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That gave my spirit strength to sweep
Adown the gult of Time !
As Adam saw her prime !
The Sun's eye had a sickly glare,
The Earth with age was wan,
Around that lonely man!
In plague and famine some !
To shores where all was dumb !
Yet, prophet-like, that lone one stood,
With dauntless words and high,
As if a storm passed by,
"Tis mercy bids thee go:
That shall no longer flow.
What though beneath thee man put forth
The vassals of his will ?
For all those trophied arts
Entailed on human hearts.
Go, let oblivion's curtain fall
Upon the stage of men,
Life's tragedy again:
Of pain anew to writhe,
Like grass beneath the scythe.
Even I am weary in yon skies
To watch thy fading fire; Test of all sunless agonies,
Behold not me expire. My lips that speak thy dirge of deathTheir rounded gasp and gurgling breath
To see thou shalt not boast. The eclipse of Nature spreads my pall, The majesty of Darkness shall
Receive my parting ghost !
This spirit shall return to Him
Who gave its heavenly spark ;
When thou thyself art dark !
By Him recalled to breath,
And took the sting from Death!
Go, Sun, while Mercy holds me up,
On Nature's awful waste,
Of grief that man shall taste-
On Earth's sepulchral clod,
HUBERT AND ARTHUR.
From SHAKSPEARE's tragedy of KING JOHN.
PRINCE ARTHUR, a Young Lad,
(King John was at once the most tyrannical and the most pusillani. mous monarch that ever disgraced the throue of England, which he had usurped: most of the authorities claiming that the throne of right belonged to young Prince Arthur, the son of Constance of Bretagne. The father being Geoffrey, the third son of Henry II. Dreading the tumult that might arise if he put the young and much loved Prince to death, John determined to have his sight destroyed, and thus vir. tually rid himself of a much feared competitor. Our extract opens with the entrance of the tools selected to carry out the cowardly King's design.
Prince Arthur should be represented by a lad of twelve or fourteen or a young lady might well take and person ato the character; as the soft, pleading tones and beseeching expression would be very suitable for a female.
Hubert should be represented much as possible, as a rough, robust, stern-looking soldier; and should speak in a bluff, off-handed manner. The contrast between the two characters make this scene highly effective.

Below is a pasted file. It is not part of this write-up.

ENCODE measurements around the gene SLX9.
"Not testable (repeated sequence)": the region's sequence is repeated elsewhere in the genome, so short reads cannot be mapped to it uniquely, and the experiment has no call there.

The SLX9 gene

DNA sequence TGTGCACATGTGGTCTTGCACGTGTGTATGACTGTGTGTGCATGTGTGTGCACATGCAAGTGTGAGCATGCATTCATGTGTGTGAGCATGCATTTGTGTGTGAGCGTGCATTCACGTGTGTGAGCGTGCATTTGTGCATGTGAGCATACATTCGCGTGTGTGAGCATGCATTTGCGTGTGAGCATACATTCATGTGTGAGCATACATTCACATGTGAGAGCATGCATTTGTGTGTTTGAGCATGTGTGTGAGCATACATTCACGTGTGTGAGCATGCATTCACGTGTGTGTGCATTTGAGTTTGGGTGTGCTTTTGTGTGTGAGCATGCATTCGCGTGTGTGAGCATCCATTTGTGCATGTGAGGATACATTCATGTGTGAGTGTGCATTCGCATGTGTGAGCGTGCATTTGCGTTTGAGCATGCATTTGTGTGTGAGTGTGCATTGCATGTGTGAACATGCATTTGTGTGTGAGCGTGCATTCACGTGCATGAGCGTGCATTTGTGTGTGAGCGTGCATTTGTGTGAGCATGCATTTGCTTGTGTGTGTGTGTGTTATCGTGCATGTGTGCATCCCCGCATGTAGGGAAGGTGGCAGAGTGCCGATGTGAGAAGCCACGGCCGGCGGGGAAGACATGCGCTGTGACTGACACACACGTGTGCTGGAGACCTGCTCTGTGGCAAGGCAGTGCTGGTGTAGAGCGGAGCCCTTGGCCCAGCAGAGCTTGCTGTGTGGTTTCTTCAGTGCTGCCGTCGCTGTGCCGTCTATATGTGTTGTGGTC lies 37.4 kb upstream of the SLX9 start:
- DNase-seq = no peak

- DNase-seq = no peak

CUSTUMES.-A very proper dress for Arthur might be made of black velvetoen-a close-fitting shape, i. e. with black tights, and shoes. Hubert and the attendants should wear dresses of dark brown cheap serge or flannel in same fashion.
Any skillful girl could make dresses in a few hours.)
A room supposed to be in the castle, enter HUBERT and two
HUBERT. Heat me these irons hot; and, look thou stand Within the arras; when I strike my foot Upon the bosom of the ground, rush forth, And bind the boy which you shall find with me, Fast to the chair : be heedful. Hence, and watch. 1ST ATTENDANT. I hope your warrant will bear out the
deed. Hu. Uncleanly scruples : fear not you ; look to't,
Young lad, come forth ; I have to say with thee
AR. Good morrow,
AR. As little prince (having so great a title
Hu. Indeed, I have been merrier.
HU. (aside). If I talk to him, with his innocent prato
AR. Are you sick, Hubert ? you look pale to-day.
Hu. (aside). His words do take possession of my bosom. Read here, young Arthur. (showing a paper).
(aside.) How now, foolish rheum!
AR. Too fairly, Hubert, for so foul effect.
HU. Young boy, I must.
Saying, what lack you ? and, where lies your grief?
Hu. I have sworn to do it,
AR. Ah! none but in this iron age would do it.
Re-enter ATTENDANTS, with cord, irons, &c. Do as I bid you do.
AR. O! save me Hubert, save me! my eyes are out, Even with the fierce looks of these bloody men.
Hu. Give me the iron, I say, and bind him here.
AR. Alas! what need you be so boisterous-rough ?
Hu. Go, stand within ; let me alone with him.
[Exeunt ATTENDANTS. AR. Alas! I then have chid away my friend; He hath a stern look, but a gentle heart, Let him come back, that his compassion may Give life to yours.